Taxation is linked to human rights in several ways:
- It’s usually correlated with government accountability and hence democracy (i.e. political rights). States that don’t tax their citizens don’t have an incentive to be accountable. And citizens who have to pay taxes usually demand representation in return.
- Taxation is a means to reduce income inequality, and income inequality creates a number of human rights problems.
- Taxation is, in part, intended to fund a social safety net, which in turn is a means to protect certain economic human rights.
- And tax money is also used for education and healthcare, two human rights.
I personally belief that a progressive tax is best in light of the last two concerns. In a progressive taxation system, higher earners pay a larger percentage of their income on taxes. Compared to a regressive taxation system (people with higher incomes pay less in percentage of their income, as in the case of a consumption tax or VAT) or a flat tax (the tax percentage is the same for all income groups), a progressive tax reduces income inequality: it makes incomes more equal in a direct way because it reduces the income of higher-earning families by a larger percentage than the income of lower earning ones; but also in an indirect way because this system – under certain conditions – yields more tax revenues which can then be spent on poverty reduction and the safety net. Also, it seems to be a good example of a just and fair system. The strongest shoulders should carry the most heavy burden. Someone earning a low income can end up in poverty after paying a small percentage in taxes; a wealthy person will perhaps not even notice paying a relatively large sum in taxes.
The counter-narrative states that high tax rates discourage people; they are a disincentive to hard work and effort. High tax rates for high incomes discourage people who work relatively hard (they work hard supposedly because they earn a lot). Because high tax rates punish the most productive elements in a society, the whole of society suffers. More productive people will limit their productivity because they don’t want to fall into a higher tax bracket, and the money they pay in taxes can’t be invested in the economy. Taxing the rich therefore has an unacceptable economic cost. Conversely, low tax rates for the rich produce benefits for all (this is trickle down economics, read also about the Laffer curve).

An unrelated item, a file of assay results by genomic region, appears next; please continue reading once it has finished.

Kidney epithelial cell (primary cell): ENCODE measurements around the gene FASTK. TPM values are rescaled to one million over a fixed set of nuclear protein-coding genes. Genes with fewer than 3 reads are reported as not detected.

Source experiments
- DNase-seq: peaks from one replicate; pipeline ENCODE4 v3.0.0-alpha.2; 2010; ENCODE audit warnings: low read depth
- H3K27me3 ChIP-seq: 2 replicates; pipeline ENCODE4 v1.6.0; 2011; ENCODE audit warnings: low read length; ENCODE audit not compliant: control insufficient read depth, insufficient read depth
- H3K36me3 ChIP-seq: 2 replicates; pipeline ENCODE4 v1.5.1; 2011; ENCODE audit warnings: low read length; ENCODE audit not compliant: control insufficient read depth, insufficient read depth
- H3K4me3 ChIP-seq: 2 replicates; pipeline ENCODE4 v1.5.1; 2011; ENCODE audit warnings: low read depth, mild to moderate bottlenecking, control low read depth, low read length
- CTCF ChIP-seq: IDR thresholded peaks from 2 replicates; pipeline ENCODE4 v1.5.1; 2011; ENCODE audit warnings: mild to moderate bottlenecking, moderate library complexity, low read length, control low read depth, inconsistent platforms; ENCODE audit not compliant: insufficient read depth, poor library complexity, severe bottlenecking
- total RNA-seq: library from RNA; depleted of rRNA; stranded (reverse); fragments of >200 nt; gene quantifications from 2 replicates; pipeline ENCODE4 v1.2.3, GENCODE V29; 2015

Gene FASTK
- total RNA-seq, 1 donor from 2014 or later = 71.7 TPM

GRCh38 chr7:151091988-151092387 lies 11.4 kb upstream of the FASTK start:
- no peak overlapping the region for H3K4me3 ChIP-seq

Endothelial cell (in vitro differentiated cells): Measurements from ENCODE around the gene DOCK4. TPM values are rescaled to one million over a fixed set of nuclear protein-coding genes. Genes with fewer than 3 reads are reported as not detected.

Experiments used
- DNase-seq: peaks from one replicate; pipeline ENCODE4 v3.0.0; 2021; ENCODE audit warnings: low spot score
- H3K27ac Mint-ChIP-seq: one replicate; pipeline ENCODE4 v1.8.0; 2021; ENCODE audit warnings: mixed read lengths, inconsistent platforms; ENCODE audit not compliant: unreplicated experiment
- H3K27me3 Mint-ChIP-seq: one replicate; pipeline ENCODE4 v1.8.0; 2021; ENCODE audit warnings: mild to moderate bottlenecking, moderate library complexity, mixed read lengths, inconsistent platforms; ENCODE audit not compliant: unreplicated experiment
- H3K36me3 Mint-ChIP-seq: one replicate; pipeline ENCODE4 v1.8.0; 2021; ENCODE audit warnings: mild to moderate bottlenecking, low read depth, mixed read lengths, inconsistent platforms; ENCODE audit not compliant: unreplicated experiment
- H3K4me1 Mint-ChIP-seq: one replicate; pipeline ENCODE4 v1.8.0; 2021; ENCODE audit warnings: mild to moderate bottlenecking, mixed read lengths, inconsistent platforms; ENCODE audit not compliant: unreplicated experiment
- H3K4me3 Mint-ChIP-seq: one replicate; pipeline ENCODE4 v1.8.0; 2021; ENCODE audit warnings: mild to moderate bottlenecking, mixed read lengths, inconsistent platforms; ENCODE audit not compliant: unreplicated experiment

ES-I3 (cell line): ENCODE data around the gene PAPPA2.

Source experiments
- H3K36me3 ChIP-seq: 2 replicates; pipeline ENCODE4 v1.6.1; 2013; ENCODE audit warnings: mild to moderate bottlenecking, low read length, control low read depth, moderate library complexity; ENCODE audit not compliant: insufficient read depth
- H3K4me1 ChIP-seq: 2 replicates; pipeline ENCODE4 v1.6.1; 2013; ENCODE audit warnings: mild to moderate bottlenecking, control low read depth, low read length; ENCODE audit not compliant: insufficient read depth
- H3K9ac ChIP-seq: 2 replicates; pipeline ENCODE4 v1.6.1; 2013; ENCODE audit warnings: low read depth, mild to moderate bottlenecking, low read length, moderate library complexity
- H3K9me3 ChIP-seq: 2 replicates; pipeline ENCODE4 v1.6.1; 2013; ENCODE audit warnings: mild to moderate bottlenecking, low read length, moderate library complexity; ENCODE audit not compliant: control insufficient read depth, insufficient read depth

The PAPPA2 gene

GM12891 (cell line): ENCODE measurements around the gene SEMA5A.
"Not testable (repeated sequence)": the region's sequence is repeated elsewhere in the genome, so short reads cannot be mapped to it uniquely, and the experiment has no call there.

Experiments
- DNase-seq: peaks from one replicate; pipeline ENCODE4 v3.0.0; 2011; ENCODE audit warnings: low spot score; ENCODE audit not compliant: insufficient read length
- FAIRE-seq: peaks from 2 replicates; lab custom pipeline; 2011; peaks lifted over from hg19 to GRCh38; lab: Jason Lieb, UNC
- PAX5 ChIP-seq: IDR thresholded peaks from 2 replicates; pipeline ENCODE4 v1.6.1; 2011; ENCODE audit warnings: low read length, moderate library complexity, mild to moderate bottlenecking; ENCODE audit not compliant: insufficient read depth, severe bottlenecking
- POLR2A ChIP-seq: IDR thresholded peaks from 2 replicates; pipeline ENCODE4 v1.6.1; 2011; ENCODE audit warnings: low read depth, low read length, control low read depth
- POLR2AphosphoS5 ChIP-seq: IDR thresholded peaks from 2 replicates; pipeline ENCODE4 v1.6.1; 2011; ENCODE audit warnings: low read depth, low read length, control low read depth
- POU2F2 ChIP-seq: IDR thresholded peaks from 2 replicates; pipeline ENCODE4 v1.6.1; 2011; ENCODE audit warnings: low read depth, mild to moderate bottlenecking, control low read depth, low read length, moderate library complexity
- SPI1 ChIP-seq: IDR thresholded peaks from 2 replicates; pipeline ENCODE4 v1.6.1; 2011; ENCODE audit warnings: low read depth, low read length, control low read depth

But this narrative doesn’t quite stand the test of data. As is clear from this link, high tax rates don’t slow down economic growth, and low tax rates don’t speed it up. This paper also supports the claim that moderate, as opposed to dramatic, increases in marginal rates don’t have any impact on the willingness of the wealthy to participate in the economy. They won’t go Galt. Atlas won’t shrug, except to signal indifference.
The top income tax rate was 91% (beginning at taxable income of $400,000) … [in] the period from 1951 through 1963. Those were the golden years of the U.S. economy, in which the average annual rate of productivity growth was 3.1% (compared with about 1.5% after 1981). Of course, the growth might have been even faster had the marginal tax rates been lower, but the coincidence of high rates and high productivity raises challenging questions for those who believe that high marginal tax rates carry an unacceptable cost. (source)
To be fair, marginal tax rates are a crude measures of tax burden. There’s a difference between marginal tax rates and effective tax rates.
- A marginal tax rate is the tax rate that applies to the last dollar of the tax base (taxable income or spending, usually income). It’s not the rate at which all your dollars are taxed. It’s the maximum rate you’re paying on any of your dollars of taxable income.
- An effective tax rate refers to the actual rate, i.e., the rate existing in fact, for the entire income, after tax deductions and credits and taking into account lower rates for lower income brackets (see here). It’s your total tax obligation (including your income tax and any other additional taxes and/or credits), divided by your total taxable income.
But even if we look at the effective tax rates of the rich, we see that this has steadily decreased over the decades, with little or no positive effect on overall economic performance.
And when there’s no positive effect of decreasing tax rates, there’s probably also no negative effect of increasing tax rates. To the extent that the wealthy (and productive, although those groups obviously don’t overlap completely) respond to changes in the tax system, their responses focus not on increased/decreased labor, productivity or investment, but on tax avoidance (see here).